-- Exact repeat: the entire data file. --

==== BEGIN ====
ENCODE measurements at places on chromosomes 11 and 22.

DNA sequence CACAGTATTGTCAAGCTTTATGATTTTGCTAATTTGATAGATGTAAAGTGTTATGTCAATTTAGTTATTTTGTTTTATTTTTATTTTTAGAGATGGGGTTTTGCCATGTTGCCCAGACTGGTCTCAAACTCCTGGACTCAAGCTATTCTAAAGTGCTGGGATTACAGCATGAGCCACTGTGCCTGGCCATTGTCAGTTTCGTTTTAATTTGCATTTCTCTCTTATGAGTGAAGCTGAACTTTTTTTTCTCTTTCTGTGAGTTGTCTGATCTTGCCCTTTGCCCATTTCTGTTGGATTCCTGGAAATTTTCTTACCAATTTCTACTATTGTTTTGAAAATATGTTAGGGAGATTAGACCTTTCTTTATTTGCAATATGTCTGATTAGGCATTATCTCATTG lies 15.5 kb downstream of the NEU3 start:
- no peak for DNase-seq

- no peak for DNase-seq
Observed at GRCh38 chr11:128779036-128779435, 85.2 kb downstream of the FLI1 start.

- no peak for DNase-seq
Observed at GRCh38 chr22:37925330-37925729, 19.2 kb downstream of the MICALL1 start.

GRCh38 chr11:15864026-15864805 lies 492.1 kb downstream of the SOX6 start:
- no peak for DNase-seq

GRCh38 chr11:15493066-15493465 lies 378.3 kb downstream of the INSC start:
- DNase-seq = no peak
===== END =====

ENCODE measurements at places on chromosomes 11 and 22.

DNA sequence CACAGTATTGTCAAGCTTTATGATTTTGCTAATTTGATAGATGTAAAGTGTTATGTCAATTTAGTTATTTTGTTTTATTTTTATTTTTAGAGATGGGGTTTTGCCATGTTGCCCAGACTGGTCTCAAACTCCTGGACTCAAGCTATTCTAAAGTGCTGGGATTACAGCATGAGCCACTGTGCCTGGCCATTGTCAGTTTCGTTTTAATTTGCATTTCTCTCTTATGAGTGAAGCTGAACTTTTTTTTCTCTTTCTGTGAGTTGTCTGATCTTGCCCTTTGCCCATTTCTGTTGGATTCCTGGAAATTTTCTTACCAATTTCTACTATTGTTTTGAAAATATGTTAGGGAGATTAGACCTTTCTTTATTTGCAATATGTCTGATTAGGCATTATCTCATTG lies 15.5 kb downstream of the NEU3 start:
- no peak for DNase-seq

- no peak for DNase-seq
Observed at GRCh38 chr11:128779036-128779435, 85.2 kb downstream of the FLI1 start.

- no peak for DNase-seq
Observed at GRCh38 chr22:37925330-37925729, 19.2 kb downstream of the MICALL1 start.

GRCh38 chr11:15864026-15864805 lies 492.1 kb downstream of the SOX6 start:
- no peak for DNase-seq

GRCh38 chr11:15493066-15493465 lies 378.3 kb downstream of the INSC start:
- DNase-seq = no peak